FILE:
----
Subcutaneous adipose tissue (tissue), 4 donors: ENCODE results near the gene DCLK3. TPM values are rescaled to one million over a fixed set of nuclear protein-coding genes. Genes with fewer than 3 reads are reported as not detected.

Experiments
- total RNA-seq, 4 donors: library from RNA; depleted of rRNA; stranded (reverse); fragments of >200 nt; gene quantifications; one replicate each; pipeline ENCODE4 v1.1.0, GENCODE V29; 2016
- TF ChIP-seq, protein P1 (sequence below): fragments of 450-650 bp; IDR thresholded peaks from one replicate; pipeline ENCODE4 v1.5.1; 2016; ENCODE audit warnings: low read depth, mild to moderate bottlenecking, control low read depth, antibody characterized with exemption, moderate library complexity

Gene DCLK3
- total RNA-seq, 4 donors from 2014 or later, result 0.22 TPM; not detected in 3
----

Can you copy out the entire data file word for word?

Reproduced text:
Subcutaneous adipose tissue (tissue), 4 donors: ENCODE results near the gene DCLK3. TPM values are rescaled to one million over a fixed set of nuclear protein-coding genes. Genes with fewer than 3 reads are reported as not detected.

Experiments
- total RNA-seq, 4 donors: library from RNA; depleted of rRNA; stranded (reverse); fragments of >200 nt; gene quantifications; one replicate each; pipeline ENCODE4 v1.1.0, GENCODE V29; 2016
- TF ChIP-seq, protein P1 (sequence below): fragments of 450-650 bp; IDR thresholded peaks from one replicate; pipeline ENCODE4 v1.5.1; 2016; ENCODE audit warnings: low read depth, mild to moderate bottlenecking, control low read depth, antibody characterized with exemption, moderate library complexity

Gene DCLK3
- total RNA-seq, 4 donors from 2014 or later, result 0.22 TPM; not detected in 3